Back in the 1990s groups of people would gather at someone’s home to play games. Do people even do that any more? One of the games we used to play was Taboo. The basic premise of the game was that one person would try to get the team to say a certain word without using a list of Taboo words. If the speaker used one of the Taboo words, the person with the judge would “buzz” the taboo word, the team would not earn that point, and the speaker would go on to the next word.
Sometimes, as a teacher, I feel like I’m playing Taboo… which words are forbidden now? We teachers talk all day long… to students. We need to watch every word that dares to slip past our lips. It used to be the taboo words were limited to the typical cuss words and the N-word while teaching Twain or Lee. These days the list of taboo words is expanding… and it’s difficult to keep up.
I’ve seen several articles telling us teachers not to use words that identify our students as male or female. This would eliminate “boys and girls,” “ladies and gentlemen,” “guys,” “gals,” “he, him,” “she, her,” and the like. I felt like the Taboo buzzer got me one day early in this semester when I accidentally said “she” when referring to a male student who has long hair. I felt vindicated when a guest presenter in my class did the same thing!
I read another article today in which a mother complained to a store manager because a man used the female restroom. The manager said that the store is not responsible because no one but the individual can determine the gender identity of that individual. So… should I ask which pronoun a student would prefer that I use? I teach over 100 students a day… things can get complicated.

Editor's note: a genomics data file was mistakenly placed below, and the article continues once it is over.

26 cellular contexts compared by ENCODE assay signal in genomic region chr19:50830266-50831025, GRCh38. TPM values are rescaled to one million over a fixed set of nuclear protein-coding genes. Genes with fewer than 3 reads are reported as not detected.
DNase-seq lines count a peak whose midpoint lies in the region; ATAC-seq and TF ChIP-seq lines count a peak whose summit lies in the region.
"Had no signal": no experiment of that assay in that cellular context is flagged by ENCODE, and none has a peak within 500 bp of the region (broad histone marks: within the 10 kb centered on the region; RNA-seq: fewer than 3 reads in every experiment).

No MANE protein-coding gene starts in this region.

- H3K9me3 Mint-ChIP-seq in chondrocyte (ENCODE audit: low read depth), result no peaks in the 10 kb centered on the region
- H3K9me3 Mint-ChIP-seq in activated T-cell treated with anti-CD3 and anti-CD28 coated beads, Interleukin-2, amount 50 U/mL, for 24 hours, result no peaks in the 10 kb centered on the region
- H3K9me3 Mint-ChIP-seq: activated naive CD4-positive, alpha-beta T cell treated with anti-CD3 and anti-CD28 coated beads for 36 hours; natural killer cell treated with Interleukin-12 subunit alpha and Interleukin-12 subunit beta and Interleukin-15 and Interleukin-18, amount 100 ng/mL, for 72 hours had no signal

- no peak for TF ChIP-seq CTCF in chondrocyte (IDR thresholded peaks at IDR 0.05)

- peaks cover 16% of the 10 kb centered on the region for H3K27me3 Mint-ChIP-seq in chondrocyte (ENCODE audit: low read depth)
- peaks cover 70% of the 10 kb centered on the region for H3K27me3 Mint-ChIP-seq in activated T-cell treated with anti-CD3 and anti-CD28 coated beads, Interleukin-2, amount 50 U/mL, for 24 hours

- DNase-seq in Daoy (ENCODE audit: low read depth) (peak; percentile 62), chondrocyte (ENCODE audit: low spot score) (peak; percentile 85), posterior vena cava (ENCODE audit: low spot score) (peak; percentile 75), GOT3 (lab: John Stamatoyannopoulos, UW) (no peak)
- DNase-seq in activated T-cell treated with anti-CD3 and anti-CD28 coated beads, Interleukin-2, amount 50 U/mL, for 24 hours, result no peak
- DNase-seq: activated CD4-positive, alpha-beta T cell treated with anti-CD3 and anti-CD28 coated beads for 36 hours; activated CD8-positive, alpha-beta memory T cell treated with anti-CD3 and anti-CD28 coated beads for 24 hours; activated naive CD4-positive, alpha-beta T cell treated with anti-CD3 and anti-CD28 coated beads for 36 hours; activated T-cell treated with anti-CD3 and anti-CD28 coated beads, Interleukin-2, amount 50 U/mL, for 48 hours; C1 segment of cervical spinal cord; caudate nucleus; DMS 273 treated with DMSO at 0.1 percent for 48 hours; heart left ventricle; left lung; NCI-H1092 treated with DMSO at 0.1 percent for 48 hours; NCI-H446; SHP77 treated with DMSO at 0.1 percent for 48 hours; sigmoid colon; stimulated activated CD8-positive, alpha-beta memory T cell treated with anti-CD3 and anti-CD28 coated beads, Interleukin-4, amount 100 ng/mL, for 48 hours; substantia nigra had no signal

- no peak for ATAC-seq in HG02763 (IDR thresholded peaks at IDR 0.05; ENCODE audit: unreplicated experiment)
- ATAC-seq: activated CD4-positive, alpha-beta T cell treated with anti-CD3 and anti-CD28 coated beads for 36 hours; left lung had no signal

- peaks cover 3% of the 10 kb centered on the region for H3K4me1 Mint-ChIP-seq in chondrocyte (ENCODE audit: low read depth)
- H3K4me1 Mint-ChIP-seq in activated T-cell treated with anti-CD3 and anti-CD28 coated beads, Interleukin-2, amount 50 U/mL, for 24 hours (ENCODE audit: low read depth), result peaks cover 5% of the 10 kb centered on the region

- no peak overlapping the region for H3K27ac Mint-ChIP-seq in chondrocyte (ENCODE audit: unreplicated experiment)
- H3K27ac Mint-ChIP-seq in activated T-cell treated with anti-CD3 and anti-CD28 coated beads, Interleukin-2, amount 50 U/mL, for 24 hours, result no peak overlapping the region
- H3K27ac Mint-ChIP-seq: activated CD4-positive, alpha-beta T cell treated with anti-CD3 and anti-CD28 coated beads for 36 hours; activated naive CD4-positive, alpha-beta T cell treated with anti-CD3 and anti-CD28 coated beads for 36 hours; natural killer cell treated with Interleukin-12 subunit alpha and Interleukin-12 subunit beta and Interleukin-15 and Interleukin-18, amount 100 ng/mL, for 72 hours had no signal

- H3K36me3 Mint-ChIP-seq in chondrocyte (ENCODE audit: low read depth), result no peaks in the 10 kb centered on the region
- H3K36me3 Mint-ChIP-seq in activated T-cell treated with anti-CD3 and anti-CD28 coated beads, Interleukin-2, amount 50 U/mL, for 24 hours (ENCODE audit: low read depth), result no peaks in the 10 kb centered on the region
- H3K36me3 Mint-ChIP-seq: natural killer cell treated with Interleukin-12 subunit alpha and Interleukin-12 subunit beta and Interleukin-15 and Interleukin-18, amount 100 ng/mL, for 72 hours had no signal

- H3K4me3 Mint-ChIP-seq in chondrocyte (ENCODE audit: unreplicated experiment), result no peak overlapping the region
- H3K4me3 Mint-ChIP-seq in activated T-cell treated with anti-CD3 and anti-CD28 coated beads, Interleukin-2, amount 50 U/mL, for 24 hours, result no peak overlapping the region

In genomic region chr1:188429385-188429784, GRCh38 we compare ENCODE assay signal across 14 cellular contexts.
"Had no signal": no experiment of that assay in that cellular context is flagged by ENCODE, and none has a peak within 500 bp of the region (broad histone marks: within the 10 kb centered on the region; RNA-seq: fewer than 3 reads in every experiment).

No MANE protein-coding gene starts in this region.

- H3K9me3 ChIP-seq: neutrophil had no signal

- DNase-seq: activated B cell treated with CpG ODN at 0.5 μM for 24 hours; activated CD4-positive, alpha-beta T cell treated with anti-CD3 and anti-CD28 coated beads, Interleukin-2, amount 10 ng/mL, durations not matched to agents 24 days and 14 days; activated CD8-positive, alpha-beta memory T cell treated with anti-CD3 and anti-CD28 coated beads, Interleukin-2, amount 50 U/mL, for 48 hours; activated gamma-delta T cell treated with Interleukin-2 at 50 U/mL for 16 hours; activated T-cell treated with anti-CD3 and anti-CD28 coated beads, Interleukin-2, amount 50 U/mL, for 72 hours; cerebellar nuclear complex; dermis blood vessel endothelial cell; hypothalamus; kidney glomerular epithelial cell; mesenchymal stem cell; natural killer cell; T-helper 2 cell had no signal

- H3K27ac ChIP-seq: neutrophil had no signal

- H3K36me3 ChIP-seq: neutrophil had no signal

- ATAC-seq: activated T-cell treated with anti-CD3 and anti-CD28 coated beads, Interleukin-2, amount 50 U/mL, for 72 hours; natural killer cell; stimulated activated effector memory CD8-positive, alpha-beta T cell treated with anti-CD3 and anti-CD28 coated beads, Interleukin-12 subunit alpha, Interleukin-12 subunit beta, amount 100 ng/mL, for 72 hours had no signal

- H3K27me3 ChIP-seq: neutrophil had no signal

Diversity has become a popular topic to discuss these days… and I am not very good at determining whether a person is Mexican, Cuban, Puerto Rican, Jamaican, Columbian, African, Portuguese, or from the Dominican Republic. Just as it would be difficult to distinguish a person of German descent from an Irish, English, Russian, Swedish, Scottish, or Dutch person. The people of Asian descent have as many differences as all of the others… so I just try to avoid the issue entirely because I am destined to get it wrong and will offend someone. In normal society, getting it wrong is ok, you apologize and move on… as a teacher, you are hoping to avoid a lawsuit.
I read an article that asks teachers to stop referring to “people of color,” her words, as “minorities.” She stated that doing so diminishes the effect that those people can have on a group. Ok, I see how she could take it that way, and being a person who tries to be very specific and purposeful with my words, I understand the connotation… but what if it is merely a fact? What word are we permitted to use without offending someone?
As a Christian, it offends me when someone uses my Savior’s name as a curse word… but somehow, that’s ok. I’m not permitted to be offended by that. However, when a student exclaims, “Jesus Christ!” in my classroom, I will kindly say (without sarcasm, I promise), “If you are praying, I will gladly join you, if you are not, please do not use my Savior’s name in that way.” Most of the time, they understand and try to avoid saying that in the future. Other times they simply have started exclaiming, “Cheese and Rice” – just to try to get a rise out of me.
Where am I going with this? I’m not sure exactly… I guess I wanted to say that I understand that words are important and that words can be powerful… I just find it more difficult every day keeping up with the things I’m not allowed to say in my classroom.